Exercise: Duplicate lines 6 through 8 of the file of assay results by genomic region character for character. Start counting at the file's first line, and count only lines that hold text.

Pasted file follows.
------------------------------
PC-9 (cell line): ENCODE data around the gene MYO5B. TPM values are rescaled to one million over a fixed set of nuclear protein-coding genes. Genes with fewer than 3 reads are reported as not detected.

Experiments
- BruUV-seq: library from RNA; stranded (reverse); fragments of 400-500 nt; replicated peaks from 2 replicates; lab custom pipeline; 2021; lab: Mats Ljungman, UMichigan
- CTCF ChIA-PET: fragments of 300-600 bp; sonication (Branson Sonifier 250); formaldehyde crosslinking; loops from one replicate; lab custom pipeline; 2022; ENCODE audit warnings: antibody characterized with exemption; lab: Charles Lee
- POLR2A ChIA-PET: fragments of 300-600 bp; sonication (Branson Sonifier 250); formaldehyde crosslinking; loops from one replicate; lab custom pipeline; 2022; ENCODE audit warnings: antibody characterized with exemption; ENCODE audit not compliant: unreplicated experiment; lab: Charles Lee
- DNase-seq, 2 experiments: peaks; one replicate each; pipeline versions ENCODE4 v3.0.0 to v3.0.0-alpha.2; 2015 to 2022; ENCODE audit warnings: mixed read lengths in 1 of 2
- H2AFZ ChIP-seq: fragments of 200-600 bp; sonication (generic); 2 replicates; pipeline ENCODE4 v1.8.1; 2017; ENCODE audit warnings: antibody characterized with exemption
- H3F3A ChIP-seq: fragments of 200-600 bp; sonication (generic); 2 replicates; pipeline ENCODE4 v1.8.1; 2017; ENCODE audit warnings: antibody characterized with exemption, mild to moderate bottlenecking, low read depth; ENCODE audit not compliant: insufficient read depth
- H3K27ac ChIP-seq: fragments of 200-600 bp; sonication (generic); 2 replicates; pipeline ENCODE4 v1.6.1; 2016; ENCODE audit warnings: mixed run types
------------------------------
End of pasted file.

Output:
- DNase-seq, 2 experiments: peaks; one replicate each; pipeline versions ENCODE4 v3.0.0 to v3.0.0-alpha.2; 2015 to 2022; ENCODE audit warnings: mixed read lengths in 1 of 2
- H2AFZ ChIP-seq: fragments of 200-600 bp; sonication (generic); 2 replicates; pipeline ENCODE4 v1.8.1; 2017; ENCODE audit warnings: antibody characterized with exemption
- H3F3A ChIP-seq: fragments of 200-600 bp; sonication (generic); 2 replicates; pipeline ENCODE4 v1.8.1; 2017; ENCODE audit warnings: antibody characterized with exemption, mild to moderate bottlenecking, low read depth; ENCODE audit not compliant: insufficient read depth